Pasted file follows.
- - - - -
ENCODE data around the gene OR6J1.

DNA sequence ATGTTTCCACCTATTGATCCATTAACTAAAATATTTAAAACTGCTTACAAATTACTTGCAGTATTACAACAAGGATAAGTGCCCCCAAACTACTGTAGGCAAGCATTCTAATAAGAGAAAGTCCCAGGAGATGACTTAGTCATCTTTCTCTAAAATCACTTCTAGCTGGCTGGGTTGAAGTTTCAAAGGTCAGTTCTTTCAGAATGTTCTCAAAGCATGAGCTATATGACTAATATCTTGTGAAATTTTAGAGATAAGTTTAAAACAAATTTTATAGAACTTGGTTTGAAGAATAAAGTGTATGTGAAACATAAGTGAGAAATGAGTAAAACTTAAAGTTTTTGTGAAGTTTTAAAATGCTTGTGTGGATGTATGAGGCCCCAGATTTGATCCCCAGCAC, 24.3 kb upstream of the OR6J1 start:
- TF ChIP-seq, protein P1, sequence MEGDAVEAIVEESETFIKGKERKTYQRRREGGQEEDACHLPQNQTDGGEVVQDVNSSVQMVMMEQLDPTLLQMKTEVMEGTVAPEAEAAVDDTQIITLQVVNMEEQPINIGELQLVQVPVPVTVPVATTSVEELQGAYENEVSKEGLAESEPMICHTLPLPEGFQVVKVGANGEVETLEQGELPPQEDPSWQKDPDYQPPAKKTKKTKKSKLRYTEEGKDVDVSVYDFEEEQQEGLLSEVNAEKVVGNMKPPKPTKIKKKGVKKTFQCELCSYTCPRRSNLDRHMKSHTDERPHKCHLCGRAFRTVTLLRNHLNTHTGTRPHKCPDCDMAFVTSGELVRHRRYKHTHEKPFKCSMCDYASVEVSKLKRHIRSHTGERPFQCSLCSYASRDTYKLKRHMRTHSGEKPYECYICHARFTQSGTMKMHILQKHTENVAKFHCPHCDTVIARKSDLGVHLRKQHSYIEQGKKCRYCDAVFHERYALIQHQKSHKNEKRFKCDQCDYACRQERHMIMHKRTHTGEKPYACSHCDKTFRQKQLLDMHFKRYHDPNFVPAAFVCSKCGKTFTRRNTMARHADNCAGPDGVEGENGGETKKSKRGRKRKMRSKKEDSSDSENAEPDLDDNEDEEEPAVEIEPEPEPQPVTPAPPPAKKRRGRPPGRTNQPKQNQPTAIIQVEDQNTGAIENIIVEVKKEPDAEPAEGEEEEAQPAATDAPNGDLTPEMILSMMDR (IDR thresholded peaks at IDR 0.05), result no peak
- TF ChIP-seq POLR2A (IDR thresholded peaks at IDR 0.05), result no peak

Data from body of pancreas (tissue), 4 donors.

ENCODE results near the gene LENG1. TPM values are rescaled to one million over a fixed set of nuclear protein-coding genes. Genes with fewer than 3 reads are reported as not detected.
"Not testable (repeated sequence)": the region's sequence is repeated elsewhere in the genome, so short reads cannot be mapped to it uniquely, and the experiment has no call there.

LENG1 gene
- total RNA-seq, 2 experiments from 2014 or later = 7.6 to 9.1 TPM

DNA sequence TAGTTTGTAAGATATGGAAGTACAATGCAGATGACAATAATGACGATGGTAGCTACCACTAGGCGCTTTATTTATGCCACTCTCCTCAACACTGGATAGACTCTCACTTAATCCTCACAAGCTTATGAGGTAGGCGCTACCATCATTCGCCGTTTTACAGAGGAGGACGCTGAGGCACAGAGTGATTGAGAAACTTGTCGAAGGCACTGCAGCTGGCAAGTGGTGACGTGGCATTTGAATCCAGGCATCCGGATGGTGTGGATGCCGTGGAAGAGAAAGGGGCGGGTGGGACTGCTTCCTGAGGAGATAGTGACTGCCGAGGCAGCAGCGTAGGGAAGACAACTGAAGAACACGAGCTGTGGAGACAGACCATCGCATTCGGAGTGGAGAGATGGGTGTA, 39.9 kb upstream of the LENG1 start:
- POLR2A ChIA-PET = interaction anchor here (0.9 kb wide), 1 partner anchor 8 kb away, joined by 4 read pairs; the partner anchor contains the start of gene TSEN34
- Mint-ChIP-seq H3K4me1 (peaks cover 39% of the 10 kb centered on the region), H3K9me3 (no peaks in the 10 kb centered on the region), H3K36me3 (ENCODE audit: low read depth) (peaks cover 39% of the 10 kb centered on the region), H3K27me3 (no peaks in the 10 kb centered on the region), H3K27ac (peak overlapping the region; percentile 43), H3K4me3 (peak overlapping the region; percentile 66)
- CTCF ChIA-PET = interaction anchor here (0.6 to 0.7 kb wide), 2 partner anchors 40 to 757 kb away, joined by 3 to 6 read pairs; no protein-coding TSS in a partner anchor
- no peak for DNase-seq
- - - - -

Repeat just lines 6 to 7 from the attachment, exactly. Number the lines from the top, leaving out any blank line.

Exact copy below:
ENCODE results near the gene LENG1. TPM values are rescaled to one million over a fixed set of nuclear protein-coding genes. Genes with fewer than 3 reads are reported as not detected.
"Not testable (repeated sequence)": the region's sequence is repeated elsewhere in the genome, so short reads cannot be mapped to it uniquely, and the experiment has no call there.